Auckland Airport provides market update

23 April 2020

Last month, Auckland Airport provided preliminary passenger data for the month of February 2020 and an indication of international passenger data for the first ten days of March 2020.

New data for March 2020 shows total passenger numbers were down -42% on the March 2019 result. Initial data for international passengers only for the first 20 days of April has shown a -95.3% decline on the previous corresponding period in April 2019. Auckland Airport anticipates the downturn in international passenger numbers to continue, with fewer repatriation services expected in the weeks ahead.

Chief Executive Adrian Littlewood said Auckland Airport had been materially impacted by the pandemic, and it was now operating at about 10% of its capacity with no certainty in the near term of when the market would recover. He said the organisation had made the tough decision to start consulting with staff about proposed changes to staffing levels, in line with a much smaller capital programme and fewer flights and people travelling.

“This is a difficult day for our organisation. Only weeks ago, our team was charging ahead with our infrastructure development programme that included transformational projects that we were all proud to be leading.

“COVID-19 has had a profound impact on aviation and our tourism industry, and like many other organisations we are now having to make changes that would have seemed unimaginable only months ago.

“The picture is still emerging and while we are hopeful of borders opening up across the Tasman, the reality is it may take some time for people to begin travelling internationally
again. In the near term, the restart of our business is likely to be a much smaller, domestic-focused operation.”

Mr Littlewood said the number of Auckland Airport employees had grown by 40% over the past 18 months to support the company’s infrastructure development programme, a series of more than 200 projects designed to accommodate further growth in trade and travel. Following the outbreak of COVID-19, Auckland Airport had made the decision to defer the majority of projects, with growth projections in travel numbers no longer holding true.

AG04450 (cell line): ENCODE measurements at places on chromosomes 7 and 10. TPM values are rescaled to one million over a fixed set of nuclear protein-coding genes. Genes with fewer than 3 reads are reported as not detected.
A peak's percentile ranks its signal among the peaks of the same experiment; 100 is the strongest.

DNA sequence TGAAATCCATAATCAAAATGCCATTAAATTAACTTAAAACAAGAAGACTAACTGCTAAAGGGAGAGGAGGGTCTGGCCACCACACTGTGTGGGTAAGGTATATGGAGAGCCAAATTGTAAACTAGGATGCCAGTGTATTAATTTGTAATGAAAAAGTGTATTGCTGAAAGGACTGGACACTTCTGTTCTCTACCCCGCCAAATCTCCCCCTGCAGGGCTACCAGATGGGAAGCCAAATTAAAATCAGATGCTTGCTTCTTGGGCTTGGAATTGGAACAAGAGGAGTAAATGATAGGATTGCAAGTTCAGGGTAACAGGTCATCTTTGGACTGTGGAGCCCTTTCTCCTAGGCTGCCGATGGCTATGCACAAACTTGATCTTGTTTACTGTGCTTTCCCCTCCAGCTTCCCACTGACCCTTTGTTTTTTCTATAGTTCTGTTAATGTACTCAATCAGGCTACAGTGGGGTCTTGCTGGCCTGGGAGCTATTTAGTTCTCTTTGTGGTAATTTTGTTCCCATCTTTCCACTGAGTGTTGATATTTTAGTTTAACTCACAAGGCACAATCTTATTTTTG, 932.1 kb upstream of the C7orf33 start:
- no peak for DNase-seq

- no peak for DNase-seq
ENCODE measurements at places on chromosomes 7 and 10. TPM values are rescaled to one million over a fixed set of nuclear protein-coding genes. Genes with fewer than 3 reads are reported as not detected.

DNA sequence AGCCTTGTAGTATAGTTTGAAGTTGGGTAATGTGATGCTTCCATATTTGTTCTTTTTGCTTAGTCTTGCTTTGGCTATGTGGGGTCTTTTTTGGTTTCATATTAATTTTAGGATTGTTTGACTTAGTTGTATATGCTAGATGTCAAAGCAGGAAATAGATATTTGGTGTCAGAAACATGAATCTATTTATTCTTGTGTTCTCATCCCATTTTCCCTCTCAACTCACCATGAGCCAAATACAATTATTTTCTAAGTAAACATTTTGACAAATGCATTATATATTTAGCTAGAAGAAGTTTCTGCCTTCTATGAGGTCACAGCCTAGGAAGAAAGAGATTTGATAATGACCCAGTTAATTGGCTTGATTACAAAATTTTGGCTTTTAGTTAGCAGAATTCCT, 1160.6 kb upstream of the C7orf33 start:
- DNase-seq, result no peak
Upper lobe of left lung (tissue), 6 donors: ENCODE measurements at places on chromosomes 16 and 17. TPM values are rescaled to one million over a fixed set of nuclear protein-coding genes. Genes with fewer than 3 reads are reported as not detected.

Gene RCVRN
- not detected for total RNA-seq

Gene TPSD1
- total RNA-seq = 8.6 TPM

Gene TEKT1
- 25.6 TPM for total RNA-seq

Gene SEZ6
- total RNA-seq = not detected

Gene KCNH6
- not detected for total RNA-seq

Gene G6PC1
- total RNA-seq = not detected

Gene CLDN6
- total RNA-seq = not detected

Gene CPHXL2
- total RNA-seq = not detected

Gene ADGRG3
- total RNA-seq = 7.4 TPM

“It’s been extremely tough on everyone in the team to see progress stall, but with our revenue streams materially impacted and no certainty about the future, we have had to move quickly to cut costs,” he said.

Along with project deferral, Auckland Airport has reduced remuneration for the Board of Directors and leadership team by 20%, lowered employee salary/hours by 20%, significantly downsized outsourced contracts, deferred pay increases for some employees in agreement with their union, cut all discretionary spending and made the difficult decision to release 105 fixed term and independent contractors.

“Despite all of these measures, we have now reached the point where we need to reshape our organisation in line with a much smaller capital programme as well as our expectations for materially lower international passenger numbers for the foreseeable future.”

Auckland Airport currently employs about 600 people, and the proposed additional staff changes are likely to impact staff broadly across the business, including those in the company’s infrastructure development programme.

“These are talented, good people and this news will be upsetting for the whole team. We are committed to supporting our people as we go through this process over the coming weeks, as we work to understand what the future holds for Auckland Airport and what that means for the shape of our organisation,” said Mr Littlewood.

Before the outbreak of COVID-19, there were 29 airlines operating at Auckland Airport. That number has now dropped to 11, with the number of daily flights reducing from 500 to 80. The airport’s main airline partner, Air New Zealand, has said it is expecting to operate largely as a domestic operation for the foreseeable future.

Mr Littlewood said Auckland Airport would continue to incur significant costs to run airport operations despite the fall in air traffic and passenger numbers. The $1 billion placement carried out earlier this month and the ongoing $200 million share purchase plan would help fund the organisation’s operating cash flows, the completion of a small number of capital expenditure projects that have not been suspended or cancelled as well as debt servicing costs, while demand for travel continued to remain materially impacted.

The reduced infrastructure development programme still prioritises selected capital projects that are focused on essential safety and asset maintenance, including the planned runway pavement replacement.

With fewer planes now flying, Auckland Airport is working to carry out runway construction at the earliest available time. Safety continues to be the number one priority, and preparation for the safe operational plan for construction is almost complete.

Ends

For further information please contact:

Head of Communications and External Relations
Libby Middlebrook
+64 21 989 908
libby.middlebrook@aucklandairport.co.nz